Mitral valve replacement is most often done as an open-heart surgery. Minimally invasive types of surgery may be another option. The damaged mitral valve is removed and replaced with a new heart valve. The damaged valve is cut out. Then the new valve is sewn in place. The new valve may be mechanical or made of animal tissue. You and your doctor can decide before surgery which type of valve is best for you.
The mitral valve opens and closes to keep blood flowing in the proper direction through your heart. When the mitral valve does not close properly, it's called mitral valve regurgitation. If the valve is very tight and narrow, it's called mitral valve stenosis. In both of these cases, blood does not flow through the heart the right way.
During valve surgery, you are given general anesthesia. In an open-chest surgery, the doctor will make a cut in the skin over your breastbone (sternum). This cut is called an incision. Then the doctor will cut through your sternum to reach your heart. In a less invasive surgery, your doctor may make a smaller cut between your ribs. Your sternum isn't cut.
The doctor will likely connect you to a heart-lung bypass machine. It adds oxygen to your blood and moves the blood through your body. This machine will allow the doctor to stop your heartbeat while working on your heart.
After replacing your mitral valve, the doctor will restart your heartbeat. Then the doctor may use wire to put your sternum back together. Your incision will be closed with stitches or staples. The wire will stay in your chest. The incision will leave a scar that will fade with time.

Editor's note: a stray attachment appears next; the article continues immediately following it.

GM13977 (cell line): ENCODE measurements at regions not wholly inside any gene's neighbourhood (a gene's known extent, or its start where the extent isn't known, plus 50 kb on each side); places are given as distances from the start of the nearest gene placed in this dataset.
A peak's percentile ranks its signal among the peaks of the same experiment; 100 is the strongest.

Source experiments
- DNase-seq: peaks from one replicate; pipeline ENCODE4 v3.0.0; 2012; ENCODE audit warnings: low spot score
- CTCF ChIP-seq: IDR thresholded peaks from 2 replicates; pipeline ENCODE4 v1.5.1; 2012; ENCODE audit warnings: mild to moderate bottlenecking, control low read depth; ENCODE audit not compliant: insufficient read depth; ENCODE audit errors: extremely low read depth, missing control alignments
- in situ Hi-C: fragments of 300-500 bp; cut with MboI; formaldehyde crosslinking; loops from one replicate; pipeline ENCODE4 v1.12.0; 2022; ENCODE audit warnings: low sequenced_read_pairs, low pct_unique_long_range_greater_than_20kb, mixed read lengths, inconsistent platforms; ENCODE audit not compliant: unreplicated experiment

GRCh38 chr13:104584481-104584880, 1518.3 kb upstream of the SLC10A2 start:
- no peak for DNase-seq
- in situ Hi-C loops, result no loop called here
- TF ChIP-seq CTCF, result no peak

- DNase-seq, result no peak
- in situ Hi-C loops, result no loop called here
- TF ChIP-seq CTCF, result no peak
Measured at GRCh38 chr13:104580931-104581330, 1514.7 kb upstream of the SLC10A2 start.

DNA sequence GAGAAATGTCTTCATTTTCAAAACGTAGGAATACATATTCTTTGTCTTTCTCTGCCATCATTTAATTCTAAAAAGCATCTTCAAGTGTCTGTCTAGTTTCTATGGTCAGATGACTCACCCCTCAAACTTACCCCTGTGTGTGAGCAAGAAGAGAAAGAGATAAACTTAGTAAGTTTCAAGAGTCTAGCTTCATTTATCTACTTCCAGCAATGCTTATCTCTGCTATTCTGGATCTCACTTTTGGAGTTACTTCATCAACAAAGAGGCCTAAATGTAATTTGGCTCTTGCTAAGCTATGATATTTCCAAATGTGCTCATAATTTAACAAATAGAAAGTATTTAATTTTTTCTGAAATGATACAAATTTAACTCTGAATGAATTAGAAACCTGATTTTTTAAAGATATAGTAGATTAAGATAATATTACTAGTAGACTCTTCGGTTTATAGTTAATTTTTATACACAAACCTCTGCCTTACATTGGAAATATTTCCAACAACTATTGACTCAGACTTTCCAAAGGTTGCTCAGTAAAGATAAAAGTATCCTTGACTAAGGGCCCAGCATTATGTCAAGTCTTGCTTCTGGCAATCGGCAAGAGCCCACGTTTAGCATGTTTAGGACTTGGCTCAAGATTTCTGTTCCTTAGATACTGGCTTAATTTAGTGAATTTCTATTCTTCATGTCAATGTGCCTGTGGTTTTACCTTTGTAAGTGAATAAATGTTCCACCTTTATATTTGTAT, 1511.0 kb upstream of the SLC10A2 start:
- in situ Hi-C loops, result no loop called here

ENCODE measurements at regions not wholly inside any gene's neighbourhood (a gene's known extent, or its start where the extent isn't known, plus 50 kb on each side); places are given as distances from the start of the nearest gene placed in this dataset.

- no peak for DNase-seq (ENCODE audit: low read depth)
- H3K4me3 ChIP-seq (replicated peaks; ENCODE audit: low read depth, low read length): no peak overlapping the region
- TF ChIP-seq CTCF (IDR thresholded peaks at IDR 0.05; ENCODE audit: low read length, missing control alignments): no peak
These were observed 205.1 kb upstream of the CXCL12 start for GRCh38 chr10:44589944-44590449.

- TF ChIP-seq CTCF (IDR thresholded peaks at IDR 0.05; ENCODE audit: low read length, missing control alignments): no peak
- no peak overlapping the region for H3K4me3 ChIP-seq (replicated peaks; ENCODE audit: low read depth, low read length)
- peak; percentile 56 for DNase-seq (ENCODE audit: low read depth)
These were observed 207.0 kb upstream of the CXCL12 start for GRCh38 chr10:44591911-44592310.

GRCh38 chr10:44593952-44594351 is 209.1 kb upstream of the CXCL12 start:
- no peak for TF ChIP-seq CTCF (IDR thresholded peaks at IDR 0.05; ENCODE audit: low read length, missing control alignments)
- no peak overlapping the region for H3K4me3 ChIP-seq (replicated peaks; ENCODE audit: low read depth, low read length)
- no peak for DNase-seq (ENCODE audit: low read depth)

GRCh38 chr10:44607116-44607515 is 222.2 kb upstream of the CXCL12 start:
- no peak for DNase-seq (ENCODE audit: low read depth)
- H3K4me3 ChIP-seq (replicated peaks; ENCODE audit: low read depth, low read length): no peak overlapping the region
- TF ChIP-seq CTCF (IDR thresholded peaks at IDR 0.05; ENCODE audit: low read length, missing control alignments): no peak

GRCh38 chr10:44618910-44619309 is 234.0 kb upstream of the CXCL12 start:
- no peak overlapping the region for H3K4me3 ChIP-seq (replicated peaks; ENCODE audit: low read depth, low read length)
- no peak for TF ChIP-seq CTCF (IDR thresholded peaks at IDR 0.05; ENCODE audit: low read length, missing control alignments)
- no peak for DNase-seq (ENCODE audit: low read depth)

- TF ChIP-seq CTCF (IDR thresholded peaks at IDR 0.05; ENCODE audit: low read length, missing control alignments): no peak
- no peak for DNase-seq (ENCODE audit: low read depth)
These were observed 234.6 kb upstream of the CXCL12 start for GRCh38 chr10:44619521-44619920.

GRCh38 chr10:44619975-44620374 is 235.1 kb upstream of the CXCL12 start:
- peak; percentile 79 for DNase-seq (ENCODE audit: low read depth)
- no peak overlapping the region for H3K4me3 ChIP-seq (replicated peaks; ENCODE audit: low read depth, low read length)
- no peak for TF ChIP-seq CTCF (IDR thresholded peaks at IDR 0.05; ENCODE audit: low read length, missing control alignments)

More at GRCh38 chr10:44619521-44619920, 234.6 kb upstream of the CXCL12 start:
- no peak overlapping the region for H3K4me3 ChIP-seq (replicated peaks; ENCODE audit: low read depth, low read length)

You may stay in the hospital for a few days after surgery.
What To Expect
Recovery from heart valve surgery usually involves a few days in an intensive care unit (ICU) of a hospital. Full recovery can take several months. Recovery includes healing of the surgical incision, gradually building physical endurance, and exercising.
You will feel tired and sore for the first few weeks after surgery. You may have some brief, sharp pains on either side of your chest. Your chest, shoulders, and upper back may ache. The incision in your chest may be sore or swollen. These symptoms usually get better after 4 to 6 weeks.
You will probably be able to do many of your usual activities after 4 to 6 weeks. But for at least 6 weeks, you will not be able to lift heavy objects or do activities that strain your chest or upper arm muscles. At first you may notice that you get tired easily and need to rest often. It may take 1 to 2 months to get your energy back.
Even though the surgery replaced your mitral valve, it is still important to eat heart-healthy foods, get regular exercise, stay at a healthy weight, take your medicine, and not smoke. Your doctor may suggest that you attend a cardiac rehab program. In cardiac rehab, a team of health professionals provides education and support to help you recover and prevent problems with your heart. Ask your doctor if rehab is right for you.
Life after surgery
After you have a replacement valve, your heart function and your life will largely return to normal. If you had symptoms before surgery, you should feel better than before you had the surgery. For example, you should no longer have shortness of breath and fatigue. But if your heart was already severely affected before your surgery, you may still have complications of heart disease.